We could one day look back at 2018, the year in which the great dream of cryptocurrency has died. And the case of the bank startup Hush could serve as a warning about the risks that were always inherent in this relatively unregulated sector.
Founded in my courtyard in Toulouse, France, Hush was a "neo-bank" that wanted to revolutionize the banking sector using cryptocurrencies and tokens to create a participatory community service that would favor a decentralized governance model.
The company seemed to be credible because it was founded by Éric Charpentier, who was the founder of the Morning banking startup. Charpentier's past has not been without a touch of controversy, however. Two years ago, Morning's operations were suspended by the financial regulators, which have accused the start of maltreatment funds. Eventually, Morning was acquired by the French bank Edel, which continues to manage it.
Meanwhile, Charpentier launched Hush, which began to spark a lot of enthusiasm as the founders began promoting plans for an initial $ 17 million to $ 23 million chip offer. The company listed a number of well-known consultants and obtained fairly good ratings for its ICO prospects.
But Hush only sold 245 USH tokens, while collecting around $ 618,000. With the cryptocurrency ratings plummeting from the start of 2018, the tide was strongly opposed.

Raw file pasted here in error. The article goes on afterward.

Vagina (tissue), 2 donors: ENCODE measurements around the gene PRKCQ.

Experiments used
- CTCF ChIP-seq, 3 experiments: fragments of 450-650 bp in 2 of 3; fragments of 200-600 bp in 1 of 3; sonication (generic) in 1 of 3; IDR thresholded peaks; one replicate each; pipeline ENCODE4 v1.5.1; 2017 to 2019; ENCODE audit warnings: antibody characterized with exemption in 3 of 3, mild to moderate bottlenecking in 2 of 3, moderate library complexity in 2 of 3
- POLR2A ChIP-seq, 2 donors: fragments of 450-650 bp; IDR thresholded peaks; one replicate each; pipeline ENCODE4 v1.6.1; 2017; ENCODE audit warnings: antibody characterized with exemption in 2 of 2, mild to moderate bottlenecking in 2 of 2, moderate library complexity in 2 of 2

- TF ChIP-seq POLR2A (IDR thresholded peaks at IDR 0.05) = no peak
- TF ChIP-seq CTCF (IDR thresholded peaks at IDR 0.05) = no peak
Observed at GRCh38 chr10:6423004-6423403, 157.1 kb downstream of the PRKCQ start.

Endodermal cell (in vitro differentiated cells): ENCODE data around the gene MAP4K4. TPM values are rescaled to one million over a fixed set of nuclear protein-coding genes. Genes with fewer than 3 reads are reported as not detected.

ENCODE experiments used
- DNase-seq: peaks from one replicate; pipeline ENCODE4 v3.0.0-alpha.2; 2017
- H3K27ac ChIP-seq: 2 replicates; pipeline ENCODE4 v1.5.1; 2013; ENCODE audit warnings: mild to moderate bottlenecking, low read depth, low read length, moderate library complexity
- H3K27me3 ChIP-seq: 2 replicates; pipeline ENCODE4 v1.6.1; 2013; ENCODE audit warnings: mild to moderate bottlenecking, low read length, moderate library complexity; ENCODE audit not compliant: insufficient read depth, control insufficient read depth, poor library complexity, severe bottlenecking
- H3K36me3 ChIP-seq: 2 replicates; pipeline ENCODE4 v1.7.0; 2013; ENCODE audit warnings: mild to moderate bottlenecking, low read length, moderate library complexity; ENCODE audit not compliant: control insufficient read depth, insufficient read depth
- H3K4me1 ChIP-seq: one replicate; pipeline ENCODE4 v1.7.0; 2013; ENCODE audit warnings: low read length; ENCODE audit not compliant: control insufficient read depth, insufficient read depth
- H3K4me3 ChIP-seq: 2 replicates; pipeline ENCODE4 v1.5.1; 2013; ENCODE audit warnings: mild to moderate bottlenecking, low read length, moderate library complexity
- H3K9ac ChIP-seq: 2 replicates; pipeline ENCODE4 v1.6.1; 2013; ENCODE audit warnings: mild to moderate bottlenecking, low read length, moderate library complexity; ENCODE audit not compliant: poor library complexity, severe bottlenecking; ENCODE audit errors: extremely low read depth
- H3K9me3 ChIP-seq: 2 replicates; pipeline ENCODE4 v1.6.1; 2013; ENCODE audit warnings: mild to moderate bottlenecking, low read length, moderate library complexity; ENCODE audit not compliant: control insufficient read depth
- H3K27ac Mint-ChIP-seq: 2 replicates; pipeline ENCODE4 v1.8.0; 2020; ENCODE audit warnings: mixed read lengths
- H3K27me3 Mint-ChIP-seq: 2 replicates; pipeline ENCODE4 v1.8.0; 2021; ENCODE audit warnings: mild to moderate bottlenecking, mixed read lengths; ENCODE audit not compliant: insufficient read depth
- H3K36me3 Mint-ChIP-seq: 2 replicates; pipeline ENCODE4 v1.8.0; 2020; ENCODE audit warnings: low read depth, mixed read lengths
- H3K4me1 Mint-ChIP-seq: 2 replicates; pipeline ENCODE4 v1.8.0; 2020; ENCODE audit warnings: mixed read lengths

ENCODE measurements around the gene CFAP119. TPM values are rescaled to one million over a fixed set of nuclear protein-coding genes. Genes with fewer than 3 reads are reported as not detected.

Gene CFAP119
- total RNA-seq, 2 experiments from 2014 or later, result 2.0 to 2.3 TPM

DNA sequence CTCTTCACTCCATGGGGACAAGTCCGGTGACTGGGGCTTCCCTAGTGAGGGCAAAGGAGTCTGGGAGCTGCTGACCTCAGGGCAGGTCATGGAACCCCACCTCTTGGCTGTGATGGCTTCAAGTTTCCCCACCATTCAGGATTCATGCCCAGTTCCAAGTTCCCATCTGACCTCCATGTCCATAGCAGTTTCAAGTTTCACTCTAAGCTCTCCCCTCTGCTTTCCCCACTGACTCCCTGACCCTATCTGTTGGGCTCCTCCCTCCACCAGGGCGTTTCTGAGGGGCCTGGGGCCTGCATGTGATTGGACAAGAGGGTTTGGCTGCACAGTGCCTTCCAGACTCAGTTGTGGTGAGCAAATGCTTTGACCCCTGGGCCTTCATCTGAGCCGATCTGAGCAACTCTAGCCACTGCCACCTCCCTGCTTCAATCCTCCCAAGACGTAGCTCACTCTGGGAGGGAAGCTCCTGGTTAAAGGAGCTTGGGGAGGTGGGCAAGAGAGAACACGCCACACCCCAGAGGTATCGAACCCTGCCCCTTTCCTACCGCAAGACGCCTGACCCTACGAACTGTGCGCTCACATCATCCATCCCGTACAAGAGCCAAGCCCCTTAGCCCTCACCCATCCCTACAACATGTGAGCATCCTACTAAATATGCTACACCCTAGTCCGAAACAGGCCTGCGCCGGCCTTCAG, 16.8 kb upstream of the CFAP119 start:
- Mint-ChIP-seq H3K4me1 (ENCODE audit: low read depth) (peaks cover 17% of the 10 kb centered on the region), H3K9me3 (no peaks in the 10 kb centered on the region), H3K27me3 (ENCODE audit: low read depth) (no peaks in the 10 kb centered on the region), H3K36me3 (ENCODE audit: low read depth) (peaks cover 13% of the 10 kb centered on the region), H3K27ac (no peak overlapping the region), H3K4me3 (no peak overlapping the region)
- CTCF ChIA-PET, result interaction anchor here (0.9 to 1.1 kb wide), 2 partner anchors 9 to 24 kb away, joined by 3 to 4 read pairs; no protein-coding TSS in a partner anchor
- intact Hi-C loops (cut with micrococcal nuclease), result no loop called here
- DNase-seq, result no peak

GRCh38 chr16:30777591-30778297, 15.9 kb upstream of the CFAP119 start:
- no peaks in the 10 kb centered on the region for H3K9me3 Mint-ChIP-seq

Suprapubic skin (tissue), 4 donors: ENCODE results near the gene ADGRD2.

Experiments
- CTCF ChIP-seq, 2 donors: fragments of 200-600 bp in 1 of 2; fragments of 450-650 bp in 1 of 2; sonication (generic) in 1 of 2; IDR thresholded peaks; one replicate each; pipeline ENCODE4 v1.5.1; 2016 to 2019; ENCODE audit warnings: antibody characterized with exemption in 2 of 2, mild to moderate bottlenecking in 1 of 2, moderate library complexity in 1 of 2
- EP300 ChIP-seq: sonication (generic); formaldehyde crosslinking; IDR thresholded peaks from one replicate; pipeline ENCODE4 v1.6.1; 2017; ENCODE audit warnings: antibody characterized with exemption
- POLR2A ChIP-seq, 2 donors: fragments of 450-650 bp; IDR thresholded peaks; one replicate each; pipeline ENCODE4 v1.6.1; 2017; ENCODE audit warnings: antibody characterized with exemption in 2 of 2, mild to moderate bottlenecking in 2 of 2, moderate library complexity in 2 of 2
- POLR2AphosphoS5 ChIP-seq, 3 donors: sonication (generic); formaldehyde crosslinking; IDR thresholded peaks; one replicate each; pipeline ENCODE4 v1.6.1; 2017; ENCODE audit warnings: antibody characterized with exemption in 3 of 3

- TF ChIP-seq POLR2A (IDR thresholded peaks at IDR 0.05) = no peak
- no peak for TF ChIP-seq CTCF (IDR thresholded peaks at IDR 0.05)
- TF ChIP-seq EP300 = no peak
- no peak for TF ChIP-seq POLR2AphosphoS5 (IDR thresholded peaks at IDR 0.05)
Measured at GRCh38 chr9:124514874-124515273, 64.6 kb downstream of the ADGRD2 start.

While this was disappointing, what happened next left some confused and worried. As the original date of the September launch of the service approached, the Hush team was silent.
Mind Fintech reported that various suppliers and consultants "have not been paid and have no news from the founder". Charpentier has deleted his tweets from his Twitter account and deleted your LinkedIn account. The company also had an active Telegram account, but it also deleted its account from there. Even the average Hush account has disappeared.
After the Mind Fintech report aroused interest, the France 3 TV station managed to get a statement from the Hush community leader, Max Massat, who said the story was "exaggerated" and said: "Eric is taking time to manage his projects away from the pressure of his networks, we decided not to justify ourselves, we work in silence, the real investors in the project know it, we leave the fantasies to the others. "
It was in September. Neither Massat nor Charpentier replied to my requests for comments. And it seems that there has been no recent activity on the Telegram channel or other public statements.
I managed to reach Sébastien Bourguignon, a blockchain expert who had been a project consultant. He said in a LinkedIn message: "Since then I have not heard from Eric Charpentier [the middle] in June, he did not pay me for advice [work]. I'm in dispute with him. "
It is not clear what, if anything, happened to the committed funds. And it is also uncertain about what could happen next. But for now, Hush seems destined to be emblematic of an era of cryptocurrency that seems to have come to an end.